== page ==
It’s easy to concentrate on spending your time helping your business to run smoothly. Of course, this is essential as it’s your livelihood, but it’s also crucial to think long term.
Peter Gray, Partner at Cavendish, a consultancy that helps businesses to find buyers, states that exit planning needs to be thought about 3 to 5 years prior to selling a business.
Maybe take some time to think about it now, answering the following questions:
- When would you like to retire?
- Do you want to retire in one move or plan ahead and do it in a specific amount of years?
- Do you want to ease yourself out of the business over a few years?
- Are you emotionally ready to let go of your business?
- What will happen to your business when you retire?
- Will you sell your business to an outside buyer or will it be passed to your family/children?
- What do you plan to do when you retire?
If you are thinking of passing your business on to your family, then you need to consider whether this is the correct course of action.
- Is this something you would like to happen but you haven’t asked your family/children?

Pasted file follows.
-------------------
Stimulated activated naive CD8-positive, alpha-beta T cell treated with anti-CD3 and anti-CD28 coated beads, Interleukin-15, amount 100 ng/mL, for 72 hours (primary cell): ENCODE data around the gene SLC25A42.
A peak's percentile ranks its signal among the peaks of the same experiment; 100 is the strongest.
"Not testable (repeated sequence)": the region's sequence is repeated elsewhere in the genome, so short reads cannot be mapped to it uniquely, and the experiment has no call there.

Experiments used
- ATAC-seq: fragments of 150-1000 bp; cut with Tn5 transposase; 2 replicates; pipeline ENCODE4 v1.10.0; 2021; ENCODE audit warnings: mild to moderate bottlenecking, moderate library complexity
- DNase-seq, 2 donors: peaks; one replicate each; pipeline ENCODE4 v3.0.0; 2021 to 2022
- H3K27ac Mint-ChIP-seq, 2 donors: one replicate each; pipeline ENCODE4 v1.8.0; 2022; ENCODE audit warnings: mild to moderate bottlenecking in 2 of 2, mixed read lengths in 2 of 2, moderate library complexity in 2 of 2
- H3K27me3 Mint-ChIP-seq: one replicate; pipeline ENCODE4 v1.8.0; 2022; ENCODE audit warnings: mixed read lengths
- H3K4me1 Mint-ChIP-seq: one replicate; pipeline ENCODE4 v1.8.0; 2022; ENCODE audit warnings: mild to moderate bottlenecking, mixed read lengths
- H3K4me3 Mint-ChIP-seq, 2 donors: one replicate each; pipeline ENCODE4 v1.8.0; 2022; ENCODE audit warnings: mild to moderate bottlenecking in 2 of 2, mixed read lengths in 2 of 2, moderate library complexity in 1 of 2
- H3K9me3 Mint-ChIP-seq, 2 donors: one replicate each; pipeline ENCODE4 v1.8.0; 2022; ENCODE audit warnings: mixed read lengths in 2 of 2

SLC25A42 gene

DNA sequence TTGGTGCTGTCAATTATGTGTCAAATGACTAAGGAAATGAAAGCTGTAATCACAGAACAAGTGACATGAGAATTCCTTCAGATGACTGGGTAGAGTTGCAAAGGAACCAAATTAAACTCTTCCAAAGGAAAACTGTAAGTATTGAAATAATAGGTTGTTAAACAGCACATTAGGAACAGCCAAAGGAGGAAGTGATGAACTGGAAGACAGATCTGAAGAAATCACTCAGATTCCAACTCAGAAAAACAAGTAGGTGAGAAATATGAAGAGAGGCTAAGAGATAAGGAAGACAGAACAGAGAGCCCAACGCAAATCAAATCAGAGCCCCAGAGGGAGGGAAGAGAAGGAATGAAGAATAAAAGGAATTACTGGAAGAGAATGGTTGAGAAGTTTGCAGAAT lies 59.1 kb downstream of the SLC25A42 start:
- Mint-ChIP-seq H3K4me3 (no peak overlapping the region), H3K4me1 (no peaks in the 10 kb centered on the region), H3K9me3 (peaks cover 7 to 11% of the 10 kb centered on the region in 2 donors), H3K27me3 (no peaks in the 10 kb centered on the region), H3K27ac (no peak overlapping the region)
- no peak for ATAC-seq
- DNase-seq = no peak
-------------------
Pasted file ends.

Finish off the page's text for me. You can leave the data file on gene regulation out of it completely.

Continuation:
- Is this what they want to do with their life?
- Are they interested in your business?
- Do they have the necessary skills?
As Elizabeth Bagger, Executive Director of the Institute for Family Businesses, states:
“The process must always be about answering questions like “what are we in business for?” and “what must we do to achieve our plans?” Framing it like this forces owners to assess the skills they have or don’t have, and who might need to come onboard. Only then is the emotion removed, and bosses can look at other solutions like employee-ownership, new management, buyouts or the family taking a side role on a family board.”
Effective exit planning needs to start early and take into account a whole range of issues in order to maximise the value of the business when you sell.
What can you do now to get ready:
- Timing — What will be the right stage in the business lifecycle to get the most interest from potential purchasers?
- Getting organized — Make sure all your paperwork and records are tidy and easily accessible.